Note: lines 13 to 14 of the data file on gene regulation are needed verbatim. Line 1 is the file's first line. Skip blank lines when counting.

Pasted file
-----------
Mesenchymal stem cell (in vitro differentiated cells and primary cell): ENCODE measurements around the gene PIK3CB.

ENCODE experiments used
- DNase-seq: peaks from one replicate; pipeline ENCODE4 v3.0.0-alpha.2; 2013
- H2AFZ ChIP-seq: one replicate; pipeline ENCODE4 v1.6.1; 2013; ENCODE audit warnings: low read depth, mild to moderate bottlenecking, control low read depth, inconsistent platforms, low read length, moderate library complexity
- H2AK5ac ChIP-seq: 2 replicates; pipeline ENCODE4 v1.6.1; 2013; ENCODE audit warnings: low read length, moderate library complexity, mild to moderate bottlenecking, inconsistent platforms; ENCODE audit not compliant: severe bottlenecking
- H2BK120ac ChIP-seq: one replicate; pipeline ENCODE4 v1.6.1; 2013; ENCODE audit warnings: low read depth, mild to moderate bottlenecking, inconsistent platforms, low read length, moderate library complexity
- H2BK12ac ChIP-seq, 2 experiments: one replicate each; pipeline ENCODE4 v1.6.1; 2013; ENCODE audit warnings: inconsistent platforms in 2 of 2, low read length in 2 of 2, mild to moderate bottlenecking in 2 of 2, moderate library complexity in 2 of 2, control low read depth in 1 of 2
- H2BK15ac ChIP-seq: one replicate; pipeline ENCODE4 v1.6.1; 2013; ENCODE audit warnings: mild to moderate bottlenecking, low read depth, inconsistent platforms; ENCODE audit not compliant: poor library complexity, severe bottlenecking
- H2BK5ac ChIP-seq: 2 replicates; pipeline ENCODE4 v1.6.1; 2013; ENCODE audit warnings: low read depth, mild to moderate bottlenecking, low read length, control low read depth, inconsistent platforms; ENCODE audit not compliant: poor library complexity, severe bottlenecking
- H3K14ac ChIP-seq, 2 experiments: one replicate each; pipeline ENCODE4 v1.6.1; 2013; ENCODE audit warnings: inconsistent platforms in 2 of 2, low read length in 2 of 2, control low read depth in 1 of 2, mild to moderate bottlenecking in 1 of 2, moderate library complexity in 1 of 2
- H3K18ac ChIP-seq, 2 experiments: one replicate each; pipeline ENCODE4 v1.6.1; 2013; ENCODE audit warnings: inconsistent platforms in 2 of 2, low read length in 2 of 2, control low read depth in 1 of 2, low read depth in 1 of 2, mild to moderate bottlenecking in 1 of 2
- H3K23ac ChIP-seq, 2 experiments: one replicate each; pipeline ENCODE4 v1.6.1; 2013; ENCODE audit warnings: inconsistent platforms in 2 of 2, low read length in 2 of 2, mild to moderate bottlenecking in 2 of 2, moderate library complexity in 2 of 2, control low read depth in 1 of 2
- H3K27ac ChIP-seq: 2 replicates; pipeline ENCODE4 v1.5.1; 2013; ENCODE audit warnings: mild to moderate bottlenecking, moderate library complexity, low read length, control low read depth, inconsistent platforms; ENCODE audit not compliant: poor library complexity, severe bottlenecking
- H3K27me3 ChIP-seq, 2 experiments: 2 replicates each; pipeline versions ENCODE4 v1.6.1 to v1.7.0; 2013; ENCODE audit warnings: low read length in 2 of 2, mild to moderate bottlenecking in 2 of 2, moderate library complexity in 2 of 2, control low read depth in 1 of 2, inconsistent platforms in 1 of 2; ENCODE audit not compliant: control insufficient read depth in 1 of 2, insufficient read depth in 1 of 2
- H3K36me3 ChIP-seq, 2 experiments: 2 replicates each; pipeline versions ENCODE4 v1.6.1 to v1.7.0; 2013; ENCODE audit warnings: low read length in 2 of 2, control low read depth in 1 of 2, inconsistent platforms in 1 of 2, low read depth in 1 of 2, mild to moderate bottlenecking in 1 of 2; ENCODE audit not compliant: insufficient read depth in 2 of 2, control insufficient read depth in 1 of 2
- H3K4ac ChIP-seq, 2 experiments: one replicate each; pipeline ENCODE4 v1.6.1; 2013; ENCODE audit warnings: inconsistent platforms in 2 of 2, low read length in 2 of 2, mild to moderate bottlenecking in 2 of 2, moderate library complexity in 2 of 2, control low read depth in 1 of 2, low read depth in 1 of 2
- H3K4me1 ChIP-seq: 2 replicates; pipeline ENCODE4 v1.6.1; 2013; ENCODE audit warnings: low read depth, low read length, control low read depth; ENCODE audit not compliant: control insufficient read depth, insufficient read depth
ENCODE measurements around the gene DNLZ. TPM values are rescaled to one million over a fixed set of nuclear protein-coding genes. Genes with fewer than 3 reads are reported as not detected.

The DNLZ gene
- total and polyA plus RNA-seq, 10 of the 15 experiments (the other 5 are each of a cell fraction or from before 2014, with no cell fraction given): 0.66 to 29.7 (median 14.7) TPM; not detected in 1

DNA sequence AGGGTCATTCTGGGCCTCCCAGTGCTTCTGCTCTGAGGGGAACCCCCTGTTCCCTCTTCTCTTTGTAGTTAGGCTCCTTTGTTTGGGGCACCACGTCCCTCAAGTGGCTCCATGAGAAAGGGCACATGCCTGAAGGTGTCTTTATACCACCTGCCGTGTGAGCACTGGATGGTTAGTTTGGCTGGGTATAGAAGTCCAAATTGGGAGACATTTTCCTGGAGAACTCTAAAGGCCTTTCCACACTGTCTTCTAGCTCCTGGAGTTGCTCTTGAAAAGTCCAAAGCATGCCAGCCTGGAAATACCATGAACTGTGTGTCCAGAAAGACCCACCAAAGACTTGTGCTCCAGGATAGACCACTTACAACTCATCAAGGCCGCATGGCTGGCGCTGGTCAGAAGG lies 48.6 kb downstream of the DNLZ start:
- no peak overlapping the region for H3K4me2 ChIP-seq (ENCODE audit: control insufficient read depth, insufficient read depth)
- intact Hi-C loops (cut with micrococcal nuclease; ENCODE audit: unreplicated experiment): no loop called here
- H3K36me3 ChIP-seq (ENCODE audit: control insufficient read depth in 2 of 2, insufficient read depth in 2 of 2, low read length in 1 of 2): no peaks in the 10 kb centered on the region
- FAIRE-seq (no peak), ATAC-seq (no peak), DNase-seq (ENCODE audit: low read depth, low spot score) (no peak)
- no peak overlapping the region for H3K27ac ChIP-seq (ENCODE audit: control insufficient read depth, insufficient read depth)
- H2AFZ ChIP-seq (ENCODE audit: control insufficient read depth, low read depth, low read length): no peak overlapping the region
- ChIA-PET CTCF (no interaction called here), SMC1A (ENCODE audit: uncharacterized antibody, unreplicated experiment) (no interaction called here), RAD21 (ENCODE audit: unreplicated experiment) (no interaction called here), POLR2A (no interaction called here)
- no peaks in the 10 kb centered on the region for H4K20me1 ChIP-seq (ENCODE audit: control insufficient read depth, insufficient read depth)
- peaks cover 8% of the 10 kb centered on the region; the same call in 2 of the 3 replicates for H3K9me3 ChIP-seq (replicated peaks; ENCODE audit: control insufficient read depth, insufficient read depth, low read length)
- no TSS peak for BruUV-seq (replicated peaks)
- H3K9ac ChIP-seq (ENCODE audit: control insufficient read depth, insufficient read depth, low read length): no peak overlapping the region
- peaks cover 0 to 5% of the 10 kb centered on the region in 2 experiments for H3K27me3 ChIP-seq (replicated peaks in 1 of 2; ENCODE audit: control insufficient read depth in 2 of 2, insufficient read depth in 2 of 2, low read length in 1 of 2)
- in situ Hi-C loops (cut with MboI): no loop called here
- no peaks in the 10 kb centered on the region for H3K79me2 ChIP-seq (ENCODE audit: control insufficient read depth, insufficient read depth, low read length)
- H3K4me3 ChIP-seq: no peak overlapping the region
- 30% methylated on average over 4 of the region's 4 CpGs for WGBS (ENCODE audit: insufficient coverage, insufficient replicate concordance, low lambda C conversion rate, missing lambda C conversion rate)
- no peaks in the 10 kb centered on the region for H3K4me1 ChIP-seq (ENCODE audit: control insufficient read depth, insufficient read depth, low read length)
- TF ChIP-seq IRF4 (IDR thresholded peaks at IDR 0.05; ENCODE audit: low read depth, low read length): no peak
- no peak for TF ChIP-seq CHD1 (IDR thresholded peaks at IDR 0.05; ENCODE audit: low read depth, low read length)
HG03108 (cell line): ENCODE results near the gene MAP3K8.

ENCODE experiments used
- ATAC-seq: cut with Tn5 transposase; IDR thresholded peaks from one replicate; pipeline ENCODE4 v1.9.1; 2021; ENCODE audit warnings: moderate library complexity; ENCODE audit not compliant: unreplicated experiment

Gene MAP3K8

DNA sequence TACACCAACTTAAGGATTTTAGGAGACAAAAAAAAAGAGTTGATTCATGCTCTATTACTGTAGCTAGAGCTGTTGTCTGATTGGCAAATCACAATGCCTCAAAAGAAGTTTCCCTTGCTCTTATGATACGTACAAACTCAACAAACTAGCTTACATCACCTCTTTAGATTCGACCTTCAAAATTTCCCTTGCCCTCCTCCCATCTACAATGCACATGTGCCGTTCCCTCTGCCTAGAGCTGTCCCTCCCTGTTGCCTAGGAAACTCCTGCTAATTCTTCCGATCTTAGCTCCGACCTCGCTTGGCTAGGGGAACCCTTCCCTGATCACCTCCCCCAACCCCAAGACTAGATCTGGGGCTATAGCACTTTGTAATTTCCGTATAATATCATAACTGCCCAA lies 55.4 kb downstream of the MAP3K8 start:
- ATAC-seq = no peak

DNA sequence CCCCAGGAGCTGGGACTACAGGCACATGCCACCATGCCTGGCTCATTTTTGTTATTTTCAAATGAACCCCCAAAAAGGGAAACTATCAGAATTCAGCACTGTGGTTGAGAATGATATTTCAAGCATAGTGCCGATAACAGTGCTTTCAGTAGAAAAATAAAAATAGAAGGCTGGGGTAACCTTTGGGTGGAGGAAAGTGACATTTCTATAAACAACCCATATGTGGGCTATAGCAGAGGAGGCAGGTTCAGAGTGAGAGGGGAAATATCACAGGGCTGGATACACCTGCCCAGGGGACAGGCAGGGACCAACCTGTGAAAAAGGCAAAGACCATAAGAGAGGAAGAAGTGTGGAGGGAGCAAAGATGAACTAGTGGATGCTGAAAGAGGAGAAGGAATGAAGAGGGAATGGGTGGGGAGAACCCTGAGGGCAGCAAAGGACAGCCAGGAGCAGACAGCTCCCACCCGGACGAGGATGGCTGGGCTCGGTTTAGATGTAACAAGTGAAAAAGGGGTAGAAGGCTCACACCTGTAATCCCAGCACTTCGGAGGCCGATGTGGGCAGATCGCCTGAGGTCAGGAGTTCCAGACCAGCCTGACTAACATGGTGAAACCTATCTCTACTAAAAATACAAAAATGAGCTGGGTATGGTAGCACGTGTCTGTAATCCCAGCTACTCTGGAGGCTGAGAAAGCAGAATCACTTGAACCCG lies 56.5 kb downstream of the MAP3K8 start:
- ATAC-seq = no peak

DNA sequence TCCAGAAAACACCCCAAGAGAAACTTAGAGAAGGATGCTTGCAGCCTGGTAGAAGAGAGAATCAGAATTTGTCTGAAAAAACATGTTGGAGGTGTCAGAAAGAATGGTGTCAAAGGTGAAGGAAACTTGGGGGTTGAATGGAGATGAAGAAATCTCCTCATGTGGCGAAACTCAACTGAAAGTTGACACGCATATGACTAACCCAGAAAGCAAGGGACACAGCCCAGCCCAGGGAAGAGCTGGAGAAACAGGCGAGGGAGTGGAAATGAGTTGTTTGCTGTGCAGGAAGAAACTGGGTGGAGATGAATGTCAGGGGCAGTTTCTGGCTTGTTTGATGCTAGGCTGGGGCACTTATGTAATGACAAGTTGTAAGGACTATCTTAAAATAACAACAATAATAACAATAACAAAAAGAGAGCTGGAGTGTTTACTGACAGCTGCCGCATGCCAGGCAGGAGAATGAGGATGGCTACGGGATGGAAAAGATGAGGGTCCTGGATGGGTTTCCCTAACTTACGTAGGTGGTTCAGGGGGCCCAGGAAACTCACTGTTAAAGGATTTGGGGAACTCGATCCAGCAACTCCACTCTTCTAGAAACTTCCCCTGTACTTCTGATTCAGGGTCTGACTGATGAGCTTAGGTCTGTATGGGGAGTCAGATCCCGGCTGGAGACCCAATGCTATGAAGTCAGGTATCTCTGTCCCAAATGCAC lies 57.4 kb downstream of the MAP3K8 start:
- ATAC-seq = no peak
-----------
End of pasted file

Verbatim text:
- H3K27ac ChIP-seq: 2 replicates; pipeline ENCODE4 v1.5.1; 2013; ENCODE audit warnings: mild to moderate bottlenecking, moderate library complexity, low read length, control low read depth, inconsistent platforms; ENCODE audit not compliant: poor library complexity, severe bottlenecking
- H3K27me3 ChIP-seq, 2 experiments: 2 replicates each; pipeline versions ENCODE4 v1.6.1 to v1.7.0; 2013; ENCODE audit warnings: low read length in 2 of 2, mild to moderate bottlenecking in 2 of 2, moderate library complexity in 2 of 2, control low read depth in 1 of 2, inconsistent platforms in 1 of 2; ENCODE audit not compliant: control insufficient read depth in 1 of 2, insufficient read depth in 1 of 2